From being called anti-democratic, anti-people and a bad copy of the American model, the Four Year Graduation Programme has generated lot of controversy

Souzeina Mushtaq Delhi 

Divyanshi stood puzzled, listening to what the researcher was explaining to her, occasionally getting lost in random thoughts. She had recently cleared her 12th standard examination through Central Board of School Education (CBSE), and was now planning to join Delhi University for Bachelors in Commerce (Hons). But the new amendment in the university course, which insists on four-year under graduation programme (FYUP) rather than three, had created dilemmas in her head. She along with her other two friends, Abha and Renie, who also cleared their exams, had come to the campus seeking answers to their queries. 

While the politicians of the state have found it “potentially very positive”, the programme, which offers “flexibility” and “options” for students, has met with considerable criticism from academia and intellectuals, calling it “the biggest casualty of our times”. The topper from Jharkhand was also reported to have changed her mind of studying in DU after the FYUP proposal. 

Under FYUP, the students taking admission in Delhi University will enter a four-year honours degree. If they wish, they can leave at the end of two years with a Diploma or at the end of the three years with a Bachelors Degree (without honours). On the completion of four years, they will have a Bachelors Degree with honours. 

Further breakdown reveals that those students who obtain a two-year Diploma will study only 8 papers from their main discipline. The remaining 20 courses will be compulsory, basic foundation courses. These foundation courses include courses in science, mathematics, history, etc. All students, irrespective of the stream they come from, will have to study foundation courses over the first two years.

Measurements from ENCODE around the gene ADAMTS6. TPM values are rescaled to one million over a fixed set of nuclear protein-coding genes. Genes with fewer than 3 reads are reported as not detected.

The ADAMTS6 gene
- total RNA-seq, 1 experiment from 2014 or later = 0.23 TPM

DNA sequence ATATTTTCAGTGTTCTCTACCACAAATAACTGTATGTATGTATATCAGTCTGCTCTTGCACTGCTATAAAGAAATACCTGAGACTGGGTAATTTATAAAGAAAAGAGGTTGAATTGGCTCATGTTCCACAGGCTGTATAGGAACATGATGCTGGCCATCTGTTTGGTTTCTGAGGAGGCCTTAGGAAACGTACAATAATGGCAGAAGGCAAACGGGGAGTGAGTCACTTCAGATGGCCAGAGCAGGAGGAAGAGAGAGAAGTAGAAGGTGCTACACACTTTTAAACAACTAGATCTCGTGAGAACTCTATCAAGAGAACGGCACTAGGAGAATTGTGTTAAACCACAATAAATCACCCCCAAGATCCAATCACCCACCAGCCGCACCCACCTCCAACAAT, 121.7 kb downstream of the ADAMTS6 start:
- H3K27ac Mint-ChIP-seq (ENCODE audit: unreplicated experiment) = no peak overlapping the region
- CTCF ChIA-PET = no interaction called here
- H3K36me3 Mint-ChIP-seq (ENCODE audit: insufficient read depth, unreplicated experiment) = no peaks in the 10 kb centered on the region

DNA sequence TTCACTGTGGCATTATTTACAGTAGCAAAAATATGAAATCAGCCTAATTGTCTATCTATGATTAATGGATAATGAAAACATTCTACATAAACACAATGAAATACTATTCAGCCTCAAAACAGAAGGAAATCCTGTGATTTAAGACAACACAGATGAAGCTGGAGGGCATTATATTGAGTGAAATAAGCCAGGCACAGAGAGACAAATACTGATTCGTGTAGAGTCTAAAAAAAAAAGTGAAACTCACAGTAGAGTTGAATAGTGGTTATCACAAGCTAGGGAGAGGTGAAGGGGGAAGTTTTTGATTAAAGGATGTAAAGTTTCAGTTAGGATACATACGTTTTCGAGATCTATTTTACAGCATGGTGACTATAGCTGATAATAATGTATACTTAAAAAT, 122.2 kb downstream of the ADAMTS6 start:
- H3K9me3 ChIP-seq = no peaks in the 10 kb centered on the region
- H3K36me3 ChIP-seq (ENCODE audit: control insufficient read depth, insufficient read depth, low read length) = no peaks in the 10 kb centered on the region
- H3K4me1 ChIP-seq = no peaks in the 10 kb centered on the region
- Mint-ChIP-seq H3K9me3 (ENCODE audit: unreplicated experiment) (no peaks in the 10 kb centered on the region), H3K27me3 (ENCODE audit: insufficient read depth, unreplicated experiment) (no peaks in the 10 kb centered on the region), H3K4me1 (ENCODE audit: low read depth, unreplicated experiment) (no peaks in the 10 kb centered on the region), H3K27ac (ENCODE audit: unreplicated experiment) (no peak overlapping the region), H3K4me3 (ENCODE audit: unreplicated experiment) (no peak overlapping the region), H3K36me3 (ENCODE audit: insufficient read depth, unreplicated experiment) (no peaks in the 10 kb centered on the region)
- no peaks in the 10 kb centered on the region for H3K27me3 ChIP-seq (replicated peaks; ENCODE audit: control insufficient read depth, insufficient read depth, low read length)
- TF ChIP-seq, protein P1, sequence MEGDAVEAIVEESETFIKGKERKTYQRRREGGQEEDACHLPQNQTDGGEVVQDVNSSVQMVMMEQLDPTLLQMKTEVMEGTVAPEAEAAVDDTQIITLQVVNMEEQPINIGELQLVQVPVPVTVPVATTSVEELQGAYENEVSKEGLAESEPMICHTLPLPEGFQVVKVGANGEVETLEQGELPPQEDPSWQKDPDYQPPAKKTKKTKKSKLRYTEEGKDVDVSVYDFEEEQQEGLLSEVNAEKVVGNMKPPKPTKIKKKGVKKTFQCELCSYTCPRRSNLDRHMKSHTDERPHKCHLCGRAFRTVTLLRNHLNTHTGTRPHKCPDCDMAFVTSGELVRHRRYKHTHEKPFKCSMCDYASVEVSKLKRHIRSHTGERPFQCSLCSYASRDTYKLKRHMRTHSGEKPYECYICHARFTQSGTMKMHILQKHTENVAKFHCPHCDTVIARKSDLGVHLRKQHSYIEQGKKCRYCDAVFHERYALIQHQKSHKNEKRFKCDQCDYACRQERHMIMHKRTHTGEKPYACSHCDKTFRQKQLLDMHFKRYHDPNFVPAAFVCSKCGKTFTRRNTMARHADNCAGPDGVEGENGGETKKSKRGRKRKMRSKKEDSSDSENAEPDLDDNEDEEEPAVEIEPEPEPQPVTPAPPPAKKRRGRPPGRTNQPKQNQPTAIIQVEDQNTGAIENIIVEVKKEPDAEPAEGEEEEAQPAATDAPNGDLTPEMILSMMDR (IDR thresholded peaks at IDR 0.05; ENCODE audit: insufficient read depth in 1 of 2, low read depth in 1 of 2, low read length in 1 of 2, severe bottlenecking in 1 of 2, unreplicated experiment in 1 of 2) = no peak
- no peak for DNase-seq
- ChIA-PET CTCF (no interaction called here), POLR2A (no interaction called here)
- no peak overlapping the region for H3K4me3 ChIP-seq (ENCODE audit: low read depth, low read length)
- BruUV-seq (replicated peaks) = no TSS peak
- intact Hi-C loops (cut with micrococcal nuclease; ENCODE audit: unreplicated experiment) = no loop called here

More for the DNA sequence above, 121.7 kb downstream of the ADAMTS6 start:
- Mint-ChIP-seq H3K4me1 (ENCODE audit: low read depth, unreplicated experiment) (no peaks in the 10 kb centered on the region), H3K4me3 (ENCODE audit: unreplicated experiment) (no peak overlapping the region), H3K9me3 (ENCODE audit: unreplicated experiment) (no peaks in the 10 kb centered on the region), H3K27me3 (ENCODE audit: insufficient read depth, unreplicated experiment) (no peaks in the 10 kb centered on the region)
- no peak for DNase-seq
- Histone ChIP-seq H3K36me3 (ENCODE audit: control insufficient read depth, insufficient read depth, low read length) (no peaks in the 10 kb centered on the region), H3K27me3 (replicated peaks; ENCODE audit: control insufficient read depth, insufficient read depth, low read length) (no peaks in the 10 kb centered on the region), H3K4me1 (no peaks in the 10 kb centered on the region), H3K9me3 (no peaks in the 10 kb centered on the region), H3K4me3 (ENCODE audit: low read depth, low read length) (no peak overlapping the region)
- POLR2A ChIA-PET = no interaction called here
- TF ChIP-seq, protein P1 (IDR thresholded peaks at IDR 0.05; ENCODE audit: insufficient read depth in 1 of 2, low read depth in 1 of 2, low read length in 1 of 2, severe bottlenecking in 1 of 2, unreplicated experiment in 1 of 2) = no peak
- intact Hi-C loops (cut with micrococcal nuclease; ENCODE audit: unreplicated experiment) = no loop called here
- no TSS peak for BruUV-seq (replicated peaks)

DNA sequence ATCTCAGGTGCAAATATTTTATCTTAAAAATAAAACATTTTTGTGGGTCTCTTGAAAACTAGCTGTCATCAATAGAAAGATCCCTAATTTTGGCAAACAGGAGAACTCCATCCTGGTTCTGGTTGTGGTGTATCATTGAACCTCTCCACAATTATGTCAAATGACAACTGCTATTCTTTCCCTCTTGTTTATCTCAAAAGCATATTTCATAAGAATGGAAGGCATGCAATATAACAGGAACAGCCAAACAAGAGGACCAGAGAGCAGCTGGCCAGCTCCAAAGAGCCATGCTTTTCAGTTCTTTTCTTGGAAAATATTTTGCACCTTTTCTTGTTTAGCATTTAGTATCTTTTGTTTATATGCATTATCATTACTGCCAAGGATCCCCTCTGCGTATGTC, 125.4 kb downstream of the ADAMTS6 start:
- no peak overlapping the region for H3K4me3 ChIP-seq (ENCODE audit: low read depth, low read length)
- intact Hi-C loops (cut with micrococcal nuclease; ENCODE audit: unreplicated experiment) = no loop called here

Three years Bachelors Degree will have 14 main core courses and 28 non-core courses, while students of other universities will get a their bachelors with honours. Four year Bachelors Degree with honours will have 20 core courses out of 50 courses, while as earlier three year programme had 75 per cent core courses. 

“The aim of higher education is to make students understand the depth of the subject as well as to equip him/her with a degree to get a job. But the new course programme is focused on privatizing education. This is the biggest casualty,” said Tripta Wahi, retired professor, Hindu College. She said it was important to prepare the students intellectually, which can be done by rigorous academic pursuit. She also noted that the new course will undermine the lower strata of the society and called it as “anti- democratic, anti-people and anti-education programme.” 

Dr. Sanjay Kumar, St. Stephen's College slammed the concept of foundation courses. “What are these so-called foundation courses for? Students already have knowledge of basic things. They have learnt them in school. Why is university using authoritarian practices to enforce decision on 54,000 young students?” he asked. 

Calling FYUP a tool to make “brilliant minds dull”, Prof Rama Sinha of Sri Venkateswara College said it is a “robotic programme to force students not to think originally.”